The hackers that leaked episodes from the upcoming fifth season of "Orange Is the New Black" and episodes from Steve Harvey's newcomer "Funderdome" are at it again. The hacking group exclusively wrote to The Hollywood Reporter Tuesday about their future leaking plans.
"Hollywood is under attack, and we're at the forefront of this most recent offensive," the hackers, also known as The Dark Overlord, told THR. "We're not in the business to scare anyone. We're in the business of earning vast amounts of internet money."
The hacking group announced on their Twitter account June 4 that they had published eight episodes from ABC's new Harvey-hosted game show "Funderdome" online. This hack happened almost two months after the initial hacking of "OITNB" in late April. "OITNB" will have its fifth season officially unveiled Friday, June 9 on Netflix.
THR also reported Tuesday that the hackers claim "Hollywood is under assault." While it may have seemed to be a television-only battle, the publication was also informed that The Dark Overlord also has studio films in their possession.
One of the initial stolen films was rumored to be Disney's "Pirates of the Caribbean: Dead Men Tell No Tales." However, this was quickly confirmed to be false by Disney CEO Bob Iger.
"To our knowledge, we were not hacked," Iger told Yahoo! in an interview. "We had a threat of a hack of a movie being stolen. We decided to take it seriously but not react in the manner in which the person who was threatening us had required."
So what should studios and production company's do if a hacker threatens to release their content? Although nothing is guaranteed in this digital war, the Federal Bureau of Investigation recommends victims do not pay the hackers the requested ransom fee.
"The FBI does not encourage payment of ransom as it keeps the criminals in business," Laura Eimiller, a Los Angeles FBI representative, told THR in a separate interview. However, she added that "the individual victim must weigh their options."
THR noted that at least one big-name company gave in and paid the ransom fee.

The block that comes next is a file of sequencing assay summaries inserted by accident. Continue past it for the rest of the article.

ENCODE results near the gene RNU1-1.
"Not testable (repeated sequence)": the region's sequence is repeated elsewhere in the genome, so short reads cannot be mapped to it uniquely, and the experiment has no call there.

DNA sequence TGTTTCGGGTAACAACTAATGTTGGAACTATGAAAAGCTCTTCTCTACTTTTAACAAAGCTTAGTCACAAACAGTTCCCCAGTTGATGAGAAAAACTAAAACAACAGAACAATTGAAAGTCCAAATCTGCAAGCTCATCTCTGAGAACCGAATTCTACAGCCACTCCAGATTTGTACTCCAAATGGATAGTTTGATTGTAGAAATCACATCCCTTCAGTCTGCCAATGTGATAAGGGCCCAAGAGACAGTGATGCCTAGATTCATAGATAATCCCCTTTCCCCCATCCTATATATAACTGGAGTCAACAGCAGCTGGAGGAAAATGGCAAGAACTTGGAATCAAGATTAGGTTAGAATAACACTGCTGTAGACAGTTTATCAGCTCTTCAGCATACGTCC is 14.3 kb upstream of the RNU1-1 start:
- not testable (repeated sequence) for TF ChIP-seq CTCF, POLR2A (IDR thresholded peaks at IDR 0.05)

According to Variety, the hackers initially directly targeted post-production companies, but "when that failed, The Dark Overlord began to target studios." That's what ultimately brought about the release of 10 "OITNB" episodes.
Other titles under The Dark Overlord's possession include CBS' "NCIS: Los Angeles" and Fox's "New Girl," according to Newsmax. The hackers, however, shared on their Twitter account that they also have titles from IFC and National Geographic.
"We're not playing any games anymore," they wrote in a tweet.
Although the infamous Sony hack in 2014 happened a little over two years ago, the recent hacking's showed some parallels to the previous incident that plagued Sony Pictures Entertainment.
In late November 2014 ahead of Thanksgiving, Sony employees were greeted by a disturbing image: a skeleton plastered onto their computer screen accompanied by an unnerving message.
"We've obtained all your internal data including your secrets and top secrets. If you don't obey us, we’ll release data shown below to the world," the message said.
Since Sony didn't take the threat seriously, they were — as we all know — hacked.
Considering the lengths that The Dark Overlord has gone to in order to accomplish their goals, their hacks could prove to be more threatening to studios compared to the Sony incident. Since they have made it their mission to target everyone, it appears no one in Hollywood is safe.